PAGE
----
Those are really annoying. They fill up the parking lot outside Burger King and they are too fast for my car.

  • highphilosopher (unregistered) in reply to wjr
    wjr:
    A Nony Mouse:
    Bellinghman:
    Presumably the coder had a reason for not just setting Ran to 1. No? Or perhaps this is RFU - the next iteration will use a full numeric field to indicate how many times it ran.)

    No, no, no, NO... it is in preparation for Tristate Logic!!!

    (ps: Just remove the "NOT NULL" and have some phun!

    Naturally it's a tristate thing but seriously how often does one have to nobulate on an embedded system?

    If you only knew the number of embedded systems on which I have nobulated!!!

  • BurgerMeister (unregistered)

    Myabe I needing for later...

  • PITA (unregistered) in reply to jasmine2501
    jasmine2501:
    Robbie:
    Airport guy:
    Hey, do you like A Flock of Seagulls?
    I can see YOU do.

    Those are really annoying. They fill up the parking lot outside Burger King and they are too fast for my car.

    Alka-Seltzer anyone?

  • Prawo Jazdy (unregistered) in reply to justsomedude
    justsomedude:
    highphilosopher:
    Severity One:
    A Nony Mouse:
    No, no, no, NO... it is in preparation for Tristate Logic!!!

    (ps: Just remove the "NOT NULL" and have some phun!

    It's a well-established fact that tri-state logic implies 'yes', 'no', file not found'. There would have to be at least an XML file providing a translation from 0, 1 and NULL to those values. Except if it's an embedded system and it doesn't have a file system, of course.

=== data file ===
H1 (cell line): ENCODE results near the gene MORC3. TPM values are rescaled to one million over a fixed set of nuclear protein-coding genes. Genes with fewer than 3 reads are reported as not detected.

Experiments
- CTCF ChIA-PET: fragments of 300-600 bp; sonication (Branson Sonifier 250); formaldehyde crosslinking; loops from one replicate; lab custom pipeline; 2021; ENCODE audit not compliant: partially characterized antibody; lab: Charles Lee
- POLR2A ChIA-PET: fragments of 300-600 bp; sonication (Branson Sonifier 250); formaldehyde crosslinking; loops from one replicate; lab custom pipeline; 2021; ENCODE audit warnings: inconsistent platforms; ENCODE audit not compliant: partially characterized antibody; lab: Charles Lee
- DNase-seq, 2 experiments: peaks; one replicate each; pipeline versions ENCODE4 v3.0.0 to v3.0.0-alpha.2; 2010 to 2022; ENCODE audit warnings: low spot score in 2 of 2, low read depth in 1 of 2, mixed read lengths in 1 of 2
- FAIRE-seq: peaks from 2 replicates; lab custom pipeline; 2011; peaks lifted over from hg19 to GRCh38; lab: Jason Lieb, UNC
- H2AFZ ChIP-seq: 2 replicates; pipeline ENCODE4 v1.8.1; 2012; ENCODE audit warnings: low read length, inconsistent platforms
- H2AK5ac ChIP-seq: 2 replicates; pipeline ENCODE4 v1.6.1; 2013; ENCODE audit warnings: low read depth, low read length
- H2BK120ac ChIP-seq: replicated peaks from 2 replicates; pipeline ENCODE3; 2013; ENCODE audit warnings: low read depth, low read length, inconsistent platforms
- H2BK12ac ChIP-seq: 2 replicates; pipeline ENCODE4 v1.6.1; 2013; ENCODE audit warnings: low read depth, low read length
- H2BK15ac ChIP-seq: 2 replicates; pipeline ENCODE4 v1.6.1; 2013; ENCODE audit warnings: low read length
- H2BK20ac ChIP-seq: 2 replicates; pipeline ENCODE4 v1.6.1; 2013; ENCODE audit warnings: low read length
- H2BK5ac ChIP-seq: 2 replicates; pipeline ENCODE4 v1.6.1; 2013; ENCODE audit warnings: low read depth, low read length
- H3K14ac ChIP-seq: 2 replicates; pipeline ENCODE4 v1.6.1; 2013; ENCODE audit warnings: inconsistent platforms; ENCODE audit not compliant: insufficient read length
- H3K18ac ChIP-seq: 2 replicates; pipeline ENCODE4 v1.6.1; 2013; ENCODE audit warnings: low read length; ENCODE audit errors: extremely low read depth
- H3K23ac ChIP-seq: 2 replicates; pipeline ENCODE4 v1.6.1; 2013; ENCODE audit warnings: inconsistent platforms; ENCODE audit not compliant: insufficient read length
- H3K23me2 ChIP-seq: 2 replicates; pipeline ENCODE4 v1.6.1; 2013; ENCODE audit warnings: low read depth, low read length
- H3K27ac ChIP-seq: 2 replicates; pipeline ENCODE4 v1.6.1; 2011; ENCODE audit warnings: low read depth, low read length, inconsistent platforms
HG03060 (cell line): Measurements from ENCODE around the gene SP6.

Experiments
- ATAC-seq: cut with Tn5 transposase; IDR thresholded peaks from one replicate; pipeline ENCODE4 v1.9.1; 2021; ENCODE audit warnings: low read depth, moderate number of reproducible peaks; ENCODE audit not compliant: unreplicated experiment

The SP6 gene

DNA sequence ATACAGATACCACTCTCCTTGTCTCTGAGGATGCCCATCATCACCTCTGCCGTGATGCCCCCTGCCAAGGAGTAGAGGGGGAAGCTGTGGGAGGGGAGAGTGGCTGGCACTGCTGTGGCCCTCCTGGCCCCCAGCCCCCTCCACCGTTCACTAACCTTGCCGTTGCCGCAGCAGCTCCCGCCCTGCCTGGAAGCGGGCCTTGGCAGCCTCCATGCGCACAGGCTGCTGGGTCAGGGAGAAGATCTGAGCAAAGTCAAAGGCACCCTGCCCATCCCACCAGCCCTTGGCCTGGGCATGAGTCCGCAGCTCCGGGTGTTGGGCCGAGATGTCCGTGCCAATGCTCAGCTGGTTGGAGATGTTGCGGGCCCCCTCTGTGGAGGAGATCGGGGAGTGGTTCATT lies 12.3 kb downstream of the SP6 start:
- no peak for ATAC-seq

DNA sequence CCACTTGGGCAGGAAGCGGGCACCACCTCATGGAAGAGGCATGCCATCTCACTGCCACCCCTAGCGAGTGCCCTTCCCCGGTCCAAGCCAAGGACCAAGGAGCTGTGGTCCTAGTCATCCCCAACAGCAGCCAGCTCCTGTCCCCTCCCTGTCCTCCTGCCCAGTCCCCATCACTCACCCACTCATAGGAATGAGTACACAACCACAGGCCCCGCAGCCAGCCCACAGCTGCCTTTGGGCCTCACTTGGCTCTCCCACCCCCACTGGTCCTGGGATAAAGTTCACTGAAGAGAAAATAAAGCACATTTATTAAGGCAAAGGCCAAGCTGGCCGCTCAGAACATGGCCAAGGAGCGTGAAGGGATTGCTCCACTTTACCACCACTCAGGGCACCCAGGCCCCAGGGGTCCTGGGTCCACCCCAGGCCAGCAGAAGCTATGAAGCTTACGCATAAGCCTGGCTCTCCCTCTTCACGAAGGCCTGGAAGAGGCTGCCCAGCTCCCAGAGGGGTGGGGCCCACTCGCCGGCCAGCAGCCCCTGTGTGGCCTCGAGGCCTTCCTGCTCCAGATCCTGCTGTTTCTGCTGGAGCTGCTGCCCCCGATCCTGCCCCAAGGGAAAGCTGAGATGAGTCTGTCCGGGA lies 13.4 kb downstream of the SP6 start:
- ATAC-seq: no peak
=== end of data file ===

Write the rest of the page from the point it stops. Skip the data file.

I thought that NULL was simply a sub state of file not found.

    No, no, no; NULL is the forth state of tri-state logic.

    Commonly known as Extended Tri-State Logic.

  • Thg (unregistered)

    TRWTF is that this makes total sense, but everyone thinks it's a WTF.

    It's more than a tsql equivalent to printf, it lets you generate reports on jobs (or whetever this application does) that did not make it to that point in the code.

    that way you can automate a re-attempt based on the results of a SQL query.

    .. or maybe I'm making a FTW out of a WTF.

    (FTW = "feck, that'll work")

  • lolwtf (cs)

    Super Mario World uses this method at one point. It works, as long as you don't enter a pipe 256 times in one level...

  • abitslow (unregistered) in reply to Mr Logic
    Mr Logic:
    justsomedude:
    highphilosopher:
    Severity One:
    A Nony Mouse:
    No, no, no, NO... it is in preparation for Tristate Logic!!!

    (ps: Just remove the "NOT NULL" and have some phun!

    It's a well-established fact that tri-state logic implies 'yes', 'no', file not found'. There would have to be at least an XML file providing a translation from 0, 1 and NULL to those values. Except if it's an embedded system and it doesn't have a file system, of course.